BitTorrent experiments with secure chat

Does the solution to secure instant messaging from prying eyes lie in how torrents work? BitTorrent thinks it might, and is testing out a server-free messaging system.

BitTorrent Chat's sign-up page. BitTorrent

The aftermath of the NSA spying revelations has people and companies scrambling for ways to create more secure communications, which has led BitTorrent to build a instant-message chat client that follows the torrenting principle of decentralized data transfer.

The first release of BitTorrent Chat is a private alpha, meaning you have to go to the BitTorrent Chat sign-up page to get an invite, which will take you to a download.

The client uses the concept of decentralized technology that's at the heart of torrents to run instant messages between people, but BitTorrent was cagey about confirming details about the program. There's no central server that stores communications, although it apparently works "similar to BitTorrent Sync, but adapted for real-time communications," said BitTorrent's communications chief Christian Averill.

Eventually, the service is expected to work with other instant-messaging accounts and be interoperable with SIP standards, but for now it requires a BitTorrent account. BitTorrent has not yet confirmed which of the three major desktop platforms of Windows, Mac, or Linux that the alpha will be available on. Mobile apps are also planned for BitTorrent Chat.

Averill was unable to provide details on how the service logs your chats, so it's not clear at this time whether message logs are stored locally, or even available as an option. BitTorrent Chat, he said, came about during one of the company's internal hackathons, which has led to BitTorrent Labs projects such as Sync.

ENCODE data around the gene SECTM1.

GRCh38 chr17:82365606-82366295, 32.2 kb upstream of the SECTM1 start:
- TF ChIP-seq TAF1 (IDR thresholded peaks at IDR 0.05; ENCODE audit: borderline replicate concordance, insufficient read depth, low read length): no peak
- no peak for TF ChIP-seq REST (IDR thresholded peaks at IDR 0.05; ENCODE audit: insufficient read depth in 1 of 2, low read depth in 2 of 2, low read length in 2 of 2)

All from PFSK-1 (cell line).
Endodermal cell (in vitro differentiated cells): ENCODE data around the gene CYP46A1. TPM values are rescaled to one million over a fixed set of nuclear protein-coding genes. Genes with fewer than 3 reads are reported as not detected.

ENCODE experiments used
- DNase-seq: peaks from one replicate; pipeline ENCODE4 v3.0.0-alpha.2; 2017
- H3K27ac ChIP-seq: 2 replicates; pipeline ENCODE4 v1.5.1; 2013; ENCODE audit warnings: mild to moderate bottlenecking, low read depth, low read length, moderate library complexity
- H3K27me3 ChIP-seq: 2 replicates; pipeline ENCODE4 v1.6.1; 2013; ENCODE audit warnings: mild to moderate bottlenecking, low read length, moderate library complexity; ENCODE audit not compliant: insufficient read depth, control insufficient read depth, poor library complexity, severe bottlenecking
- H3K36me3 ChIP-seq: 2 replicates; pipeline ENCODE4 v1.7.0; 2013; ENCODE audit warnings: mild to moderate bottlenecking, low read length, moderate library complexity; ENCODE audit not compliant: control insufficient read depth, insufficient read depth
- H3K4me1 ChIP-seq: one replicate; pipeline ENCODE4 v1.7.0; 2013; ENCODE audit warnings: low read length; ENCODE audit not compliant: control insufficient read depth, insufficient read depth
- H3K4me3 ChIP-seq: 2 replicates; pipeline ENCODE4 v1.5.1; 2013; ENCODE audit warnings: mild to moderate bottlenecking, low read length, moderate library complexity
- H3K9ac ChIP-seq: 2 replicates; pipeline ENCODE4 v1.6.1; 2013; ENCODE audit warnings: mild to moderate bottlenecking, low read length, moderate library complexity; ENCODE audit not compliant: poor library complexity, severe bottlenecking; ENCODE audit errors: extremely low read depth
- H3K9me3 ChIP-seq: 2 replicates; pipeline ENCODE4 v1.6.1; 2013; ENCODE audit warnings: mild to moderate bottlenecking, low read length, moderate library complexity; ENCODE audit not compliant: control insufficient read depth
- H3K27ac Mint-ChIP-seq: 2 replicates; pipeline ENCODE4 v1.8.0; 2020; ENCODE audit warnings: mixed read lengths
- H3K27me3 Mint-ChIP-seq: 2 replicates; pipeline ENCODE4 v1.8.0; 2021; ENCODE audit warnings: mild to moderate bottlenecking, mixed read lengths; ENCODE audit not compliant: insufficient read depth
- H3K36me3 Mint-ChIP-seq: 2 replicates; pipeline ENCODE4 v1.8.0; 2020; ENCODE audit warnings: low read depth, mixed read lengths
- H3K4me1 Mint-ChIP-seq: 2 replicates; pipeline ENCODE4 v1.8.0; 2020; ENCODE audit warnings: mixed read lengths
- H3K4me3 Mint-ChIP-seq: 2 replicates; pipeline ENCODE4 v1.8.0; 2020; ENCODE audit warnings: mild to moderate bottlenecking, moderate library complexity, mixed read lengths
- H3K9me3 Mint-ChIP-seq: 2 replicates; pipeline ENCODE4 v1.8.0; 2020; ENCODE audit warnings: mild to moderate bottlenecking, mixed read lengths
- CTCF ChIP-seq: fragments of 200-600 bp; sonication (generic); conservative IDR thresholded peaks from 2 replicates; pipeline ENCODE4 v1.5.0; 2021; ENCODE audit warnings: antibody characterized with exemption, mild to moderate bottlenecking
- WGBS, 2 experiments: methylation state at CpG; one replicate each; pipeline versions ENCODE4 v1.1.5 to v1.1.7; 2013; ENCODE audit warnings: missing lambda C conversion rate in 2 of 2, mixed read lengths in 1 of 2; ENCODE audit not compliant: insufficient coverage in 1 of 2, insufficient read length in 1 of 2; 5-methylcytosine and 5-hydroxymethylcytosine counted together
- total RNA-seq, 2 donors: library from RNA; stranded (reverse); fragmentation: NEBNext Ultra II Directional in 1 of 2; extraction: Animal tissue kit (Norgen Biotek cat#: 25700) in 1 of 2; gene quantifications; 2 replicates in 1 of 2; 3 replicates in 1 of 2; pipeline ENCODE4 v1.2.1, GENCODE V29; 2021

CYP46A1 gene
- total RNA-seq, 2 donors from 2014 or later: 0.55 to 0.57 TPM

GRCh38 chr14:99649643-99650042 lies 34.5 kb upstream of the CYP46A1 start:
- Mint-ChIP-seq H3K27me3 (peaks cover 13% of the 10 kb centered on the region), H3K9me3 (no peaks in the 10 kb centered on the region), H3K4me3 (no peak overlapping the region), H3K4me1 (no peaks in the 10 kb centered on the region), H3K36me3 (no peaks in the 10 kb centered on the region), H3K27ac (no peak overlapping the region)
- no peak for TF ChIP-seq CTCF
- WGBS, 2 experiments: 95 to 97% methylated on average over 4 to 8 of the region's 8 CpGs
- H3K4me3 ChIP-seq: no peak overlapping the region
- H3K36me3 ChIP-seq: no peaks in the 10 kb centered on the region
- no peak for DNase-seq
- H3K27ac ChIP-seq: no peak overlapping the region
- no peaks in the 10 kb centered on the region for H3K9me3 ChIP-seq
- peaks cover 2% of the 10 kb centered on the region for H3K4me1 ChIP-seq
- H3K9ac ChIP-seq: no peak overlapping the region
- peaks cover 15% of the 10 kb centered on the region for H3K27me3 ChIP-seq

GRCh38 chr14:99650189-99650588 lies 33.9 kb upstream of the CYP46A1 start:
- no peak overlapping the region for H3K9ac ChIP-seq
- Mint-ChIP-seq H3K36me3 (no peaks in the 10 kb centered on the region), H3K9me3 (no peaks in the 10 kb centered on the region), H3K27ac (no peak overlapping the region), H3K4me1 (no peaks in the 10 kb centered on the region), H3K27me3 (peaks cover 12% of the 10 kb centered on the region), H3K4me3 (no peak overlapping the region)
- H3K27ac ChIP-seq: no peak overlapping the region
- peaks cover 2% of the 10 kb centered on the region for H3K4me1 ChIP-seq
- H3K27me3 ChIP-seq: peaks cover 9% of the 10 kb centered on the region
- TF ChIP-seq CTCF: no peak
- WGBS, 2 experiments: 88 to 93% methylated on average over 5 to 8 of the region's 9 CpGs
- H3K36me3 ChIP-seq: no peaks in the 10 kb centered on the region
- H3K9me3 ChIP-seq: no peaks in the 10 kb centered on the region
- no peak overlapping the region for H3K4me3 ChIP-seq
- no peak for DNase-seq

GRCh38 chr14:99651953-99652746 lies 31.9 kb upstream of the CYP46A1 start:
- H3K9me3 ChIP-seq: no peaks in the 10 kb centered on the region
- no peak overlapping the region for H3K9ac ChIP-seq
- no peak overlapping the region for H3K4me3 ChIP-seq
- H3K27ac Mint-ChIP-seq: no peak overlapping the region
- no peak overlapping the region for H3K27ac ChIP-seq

It may have been a routine hackathon that led to BitTorrent Chat, but if it works as advertised, it would appear to be perfectly poised to take advantage of the surprising number of NSA spying revelations that have been making headlines since Edward Snowden first leaked documents to the press earlier this year. Instant-message chat logs and traffic are governed by the same legal standards as e-mail and mobile-phone text messages, so it's likely that the government has been asking for IM logs along with e-mail and other online communication services offered by companies like Google, Facebook, and Microsoft at the center of the controversy.

When asked about what BitTorrent's response would be to potential requests from government agencies like the National Security Agency for a BitTorrent Chat back door, he said, "We're not familiar with specifics of NSA programs, so it's not something we can really comment on."

"We are focused on creating something durable that does not rely on the cloud, that respects user privacy and that has real consumer benefits," he said.

Updated 1:15 p.m. PDT with more background on the NSA spying revelations.

Editor's note: Using P2P and file-sharing software to distribute copyrighted material without authorization is illegal in the United States and many other countries. CBS Interactive does not encourage or condone the illegal duplication or distribution of copyrighted content.

 

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